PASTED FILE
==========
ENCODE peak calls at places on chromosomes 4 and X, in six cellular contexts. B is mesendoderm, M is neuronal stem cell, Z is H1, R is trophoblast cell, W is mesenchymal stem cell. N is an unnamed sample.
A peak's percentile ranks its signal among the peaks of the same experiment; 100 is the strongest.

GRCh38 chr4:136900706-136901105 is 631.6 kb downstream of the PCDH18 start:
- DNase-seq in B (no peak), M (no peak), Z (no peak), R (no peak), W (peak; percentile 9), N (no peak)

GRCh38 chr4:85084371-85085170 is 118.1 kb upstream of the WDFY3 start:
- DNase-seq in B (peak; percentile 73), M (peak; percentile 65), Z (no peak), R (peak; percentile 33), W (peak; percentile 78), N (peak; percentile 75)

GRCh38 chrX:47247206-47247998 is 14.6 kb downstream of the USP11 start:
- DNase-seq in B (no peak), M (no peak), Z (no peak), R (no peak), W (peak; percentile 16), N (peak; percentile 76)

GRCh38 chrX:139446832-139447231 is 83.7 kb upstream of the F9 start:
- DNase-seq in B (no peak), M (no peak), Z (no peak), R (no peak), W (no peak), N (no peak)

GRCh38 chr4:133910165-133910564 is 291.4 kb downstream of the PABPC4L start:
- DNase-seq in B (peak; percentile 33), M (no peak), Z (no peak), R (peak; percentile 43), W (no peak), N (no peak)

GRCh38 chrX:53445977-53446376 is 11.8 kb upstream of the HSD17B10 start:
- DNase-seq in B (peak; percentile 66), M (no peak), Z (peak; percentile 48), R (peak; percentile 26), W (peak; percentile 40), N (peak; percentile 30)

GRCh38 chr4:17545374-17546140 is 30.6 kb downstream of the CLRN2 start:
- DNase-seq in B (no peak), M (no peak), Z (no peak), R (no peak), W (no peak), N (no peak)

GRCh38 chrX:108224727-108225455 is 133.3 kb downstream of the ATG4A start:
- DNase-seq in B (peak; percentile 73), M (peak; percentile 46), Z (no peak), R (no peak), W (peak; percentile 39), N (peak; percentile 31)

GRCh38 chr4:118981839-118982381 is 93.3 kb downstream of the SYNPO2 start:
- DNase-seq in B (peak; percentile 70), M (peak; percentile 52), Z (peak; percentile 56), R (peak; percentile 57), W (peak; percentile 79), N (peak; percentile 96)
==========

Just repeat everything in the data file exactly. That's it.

ENCODE peak calls at places on chromosomes 4 and X, in six cellular contexts. B is mesendoderm, M is neuronal stem cell, Z is H1, R is trophoblast cell, W is mesenchymal stem cell. N is an unnamed sample.
A peak's percentile ranks its signal among the peaks of the same experiment; 100 is the strongest.

GRCh38 chr4:136900706-136901105 is 631.6 kb downstream of the PCDH18 start:
- DNase-seq in B (no peak), M (no peak), Z (no peak), R (no peak), W (peak; percentile 9), N (no peak)

GRCh38 chr4:85084371-85085170 is 118.1 kb upstream of the WDFY3 start:
- DNase-seq in B (peak; percentile 73), M (peak; percentile 65), Z (no peak), R (peak; percentile 33), W (peak; percentile 78), N (peak; percentile 75)

GRCh38 chrX:47247206-47247998 is 14.6 kb downstream of the USP11 start:
- DNase-seq in B (no peak), M (no peak), Z (no peak), R (no peak), W (peak; percentile 16), N (peak; percentile 76)

GRCh38 chrX:139446832-139447231 is 83.7 kb upstream of the F9 start:
- DNase-seq in B (no peak), M (no peak), Z (no peak), R (no peak), W (no peak), N (no peak)

GRCh38 chr4:133910165-133910564 is 291.4 kb downstream of the PABPC4L start:
- DNase-seq in B (peak; percentile 33), M (no peak), Z (no peak), R (peak; percentile 43), W (no peak), N (no peak)

GRCh38 chrX:53445977-53446376 is 11.8 kb upstream of the HSD17B10 start:
- DNase-seq in B (peak; percentile 66), M (no peak), Z (peak; percentile 48), R (peak; percentile 26), W (peak; percentile 40), N (peak; percentile 30)

GRCh38 chr4:17545374-17546140 is 30.6 kb downstream of the CLRN2 start:
- DNase-seq in B (no peak), M (no peak), Z (no peak), R (no peak), W (no peak), N (no peak)

GRCh38 chrX:108224727-108225455 is 133.3 kb downstream of the ATG4A start:
- DNase-seq in B (peak; percentile 73), M (peak; percentile 46), Z (no peak), R (no peak), W (peak; percentile 39), N (peak; percentile 31)

GRCh38 chr4:118981839-118982381 is 93.3 kb downstream of the SYNPO2 start:
- DNase-seq in B (peak; percentile 70), M (peak; percentile 52), Z (peak; percentile 56), R (peak; percentile 57), W (peak; percentile 79), N (peak; percentile 96)